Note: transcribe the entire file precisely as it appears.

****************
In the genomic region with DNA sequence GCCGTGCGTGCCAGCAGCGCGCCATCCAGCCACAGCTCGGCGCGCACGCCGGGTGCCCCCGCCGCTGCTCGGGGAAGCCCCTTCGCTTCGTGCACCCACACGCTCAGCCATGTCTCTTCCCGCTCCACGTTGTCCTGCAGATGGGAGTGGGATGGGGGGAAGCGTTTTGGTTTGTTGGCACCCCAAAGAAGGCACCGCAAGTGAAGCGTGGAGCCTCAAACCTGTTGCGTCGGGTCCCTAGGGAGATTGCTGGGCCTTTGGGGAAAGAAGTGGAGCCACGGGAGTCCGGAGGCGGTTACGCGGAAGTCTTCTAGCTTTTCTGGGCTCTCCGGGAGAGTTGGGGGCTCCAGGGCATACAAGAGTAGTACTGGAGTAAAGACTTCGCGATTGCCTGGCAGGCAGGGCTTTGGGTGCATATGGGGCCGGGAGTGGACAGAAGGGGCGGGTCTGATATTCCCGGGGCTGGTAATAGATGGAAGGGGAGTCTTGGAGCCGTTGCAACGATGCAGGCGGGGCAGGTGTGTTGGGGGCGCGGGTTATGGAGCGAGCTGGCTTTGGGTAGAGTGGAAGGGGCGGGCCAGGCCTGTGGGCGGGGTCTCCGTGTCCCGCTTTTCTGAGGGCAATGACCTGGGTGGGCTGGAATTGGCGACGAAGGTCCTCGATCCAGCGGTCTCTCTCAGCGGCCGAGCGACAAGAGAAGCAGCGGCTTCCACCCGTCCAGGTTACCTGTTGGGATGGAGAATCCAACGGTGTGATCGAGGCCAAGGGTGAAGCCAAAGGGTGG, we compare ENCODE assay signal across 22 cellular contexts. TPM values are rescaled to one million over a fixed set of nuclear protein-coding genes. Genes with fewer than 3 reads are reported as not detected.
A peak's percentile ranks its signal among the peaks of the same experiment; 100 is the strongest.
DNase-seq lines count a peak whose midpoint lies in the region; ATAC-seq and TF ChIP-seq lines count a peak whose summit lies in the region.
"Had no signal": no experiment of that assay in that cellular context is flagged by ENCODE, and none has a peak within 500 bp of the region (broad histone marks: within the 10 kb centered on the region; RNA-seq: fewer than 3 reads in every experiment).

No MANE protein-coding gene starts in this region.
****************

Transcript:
In the genomic region with DNA sequence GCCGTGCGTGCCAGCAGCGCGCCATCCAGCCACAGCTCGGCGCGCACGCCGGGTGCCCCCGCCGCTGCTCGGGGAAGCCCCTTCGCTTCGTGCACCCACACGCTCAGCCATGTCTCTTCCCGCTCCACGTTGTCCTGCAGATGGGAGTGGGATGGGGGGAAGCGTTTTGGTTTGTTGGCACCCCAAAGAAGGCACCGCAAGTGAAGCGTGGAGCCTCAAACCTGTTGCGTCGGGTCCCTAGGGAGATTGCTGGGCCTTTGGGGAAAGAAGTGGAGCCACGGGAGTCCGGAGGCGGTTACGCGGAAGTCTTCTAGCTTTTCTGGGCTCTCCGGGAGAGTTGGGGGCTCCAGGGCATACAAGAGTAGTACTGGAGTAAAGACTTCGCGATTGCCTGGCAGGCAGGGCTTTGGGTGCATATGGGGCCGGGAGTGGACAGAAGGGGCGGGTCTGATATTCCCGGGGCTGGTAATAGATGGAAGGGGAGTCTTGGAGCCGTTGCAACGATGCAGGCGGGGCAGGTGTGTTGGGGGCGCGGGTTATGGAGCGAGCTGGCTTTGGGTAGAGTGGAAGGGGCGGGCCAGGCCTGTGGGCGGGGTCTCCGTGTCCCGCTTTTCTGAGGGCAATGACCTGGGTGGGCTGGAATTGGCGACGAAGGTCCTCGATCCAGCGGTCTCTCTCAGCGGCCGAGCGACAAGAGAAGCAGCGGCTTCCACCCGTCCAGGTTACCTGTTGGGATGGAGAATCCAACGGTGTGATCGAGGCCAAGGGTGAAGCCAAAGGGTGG, we compare ENCODE assay signal across 22 cellular contexts. TPM values are rescaled to one million over a fixed set of nuclear protein-coding genes. Genes with fewer than 3 reads are reported as not detected.
A peak's percentile ranks its signal among the peaks of the same experiment; 100 is the strongest.
DNase-seq lines count a peak whose midpoint lies in the region; ATAC-seq and TF ChIP-seq lines count a peak whose summit lies in the region.
"Had no signal": no experiment of that assay in that cellular context is flagged by ENCODE, and none has a peak within 500 bp of the region (broad histone marks: within the 10 kb centered on the region; RNA-seq: fewer than 3 reads in every experiment).

No MANE protein-coding gene starts in this region.